• Device42’s discovery capability can help you identify systems vulnerable to the Log4j RCE
  • the Log4j vulnerability is critical and impacts many applications and systems
  • Device42’s software is not impacted by the Log4j vulnerability


CertNZ revealed on Friday, December 10th that a popular Java logging library, Log4j, has a critical remote code vulnerability. This is a rare 10 CVSS score with observed exploits in the wild. Millions of applications use Log4j and we are seeing vulnerabilities announced by nearly every major software company such as Apple, Amazon, Cisco, Red Hat, Microsoft, and many more.


Any Apache versions from 2.0 to 2.14.1 with Log4j are vulnerable and easily exploitable with a web request with a simple user string. The additional challenge is that Apache and Log4j are heavily embedded in many commercial software solutions. The list of impacted solutions is growing rapidly and the community is working together to identify any potential packages with version-specific details. 

Device42 has concluded its full product assessment and has determined that it has no vulnerable versions of Log4j in its products or in its environments.


For Apache instances in your control, upgrade Log4j to 2.15.0 as soon as possible. For situations where you cannot immediately upgrade, there is a workaround for versions 2.10 and above where you can mitigate the vulnerability:

Set log4j2.formatMsgNoLookups to true by adding:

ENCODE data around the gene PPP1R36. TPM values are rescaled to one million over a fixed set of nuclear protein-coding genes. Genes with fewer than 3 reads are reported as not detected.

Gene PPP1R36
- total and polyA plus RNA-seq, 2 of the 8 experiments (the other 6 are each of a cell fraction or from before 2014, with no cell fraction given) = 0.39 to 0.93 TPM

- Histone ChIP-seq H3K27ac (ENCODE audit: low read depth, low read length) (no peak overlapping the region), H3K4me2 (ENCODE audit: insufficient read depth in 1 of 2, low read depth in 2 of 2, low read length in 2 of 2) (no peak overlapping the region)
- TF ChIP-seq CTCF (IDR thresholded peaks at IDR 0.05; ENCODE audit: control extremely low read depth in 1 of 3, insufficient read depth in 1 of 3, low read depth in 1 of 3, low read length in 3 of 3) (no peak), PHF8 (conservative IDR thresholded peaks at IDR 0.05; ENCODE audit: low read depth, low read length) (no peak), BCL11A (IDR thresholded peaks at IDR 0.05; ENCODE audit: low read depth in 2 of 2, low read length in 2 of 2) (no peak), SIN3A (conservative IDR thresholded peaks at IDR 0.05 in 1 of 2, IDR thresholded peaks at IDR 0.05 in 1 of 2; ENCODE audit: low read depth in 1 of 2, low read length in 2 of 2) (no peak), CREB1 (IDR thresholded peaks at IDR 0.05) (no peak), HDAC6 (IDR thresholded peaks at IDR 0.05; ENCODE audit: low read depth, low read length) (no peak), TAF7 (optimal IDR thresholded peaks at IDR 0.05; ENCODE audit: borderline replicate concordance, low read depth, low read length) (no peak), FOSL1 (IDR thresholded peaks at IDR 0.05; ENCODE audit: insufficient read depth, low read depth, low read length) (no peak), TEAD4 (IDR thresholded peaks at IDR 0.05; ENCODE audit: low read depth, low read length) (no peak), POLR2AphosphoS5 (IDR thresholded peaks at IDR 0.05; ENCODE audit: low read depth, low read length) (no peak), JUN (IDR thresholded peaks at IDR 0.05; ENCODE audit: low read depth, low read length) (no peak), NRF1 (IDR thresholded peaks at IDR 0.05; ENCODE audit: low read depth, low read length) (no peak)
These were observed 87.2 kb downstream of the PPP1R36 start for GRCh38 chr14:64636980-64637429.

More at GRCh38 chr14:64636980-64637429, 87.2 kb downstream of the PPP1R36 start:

“‐Dlog4j2.formatMsgNoLookups=True” to the JVM command for starting your application.


As an IT discovery solution, Device42 can provide an inventory of the software deployed in an IT environment that could be potentially vulnerable to the Log4j vulnerability.  For those customers with the optional Application Dependency Mapping capability, more advanced discoveries are possible to inspect the Java JVM arguments for any references to Log4j and identify vulnerable versions along with the details of where this software is deployed in your environment.

We have prepared some Device42 object query language reports that can be executed to provide a report of vulnerable software and the servers in which the software is running.  These queries can be found on the Device42 Github here:


Using the integration between PowerBI and Device42, we have built some powerful dashboards to help your teams find and remediate Log4j issues.

Log4j Software Package Dashboard

This dashboard provides a graphical representation of how many systems have a version of a vendor’s vulnerable software package deployed along with details on which particular piece of software exists on those devices.

Log4j Application Components Dashboard

This dashboard provides an overview of all application components with command line arguments utilizing vulnerable Log4j.  These identified applications would be targets for immediate inspection and potential remediation.

The Device42 Log4j Dashboards can be found on the Device42 Github here.

This blog first appeared on the Device42 Blog page and is unchanged:

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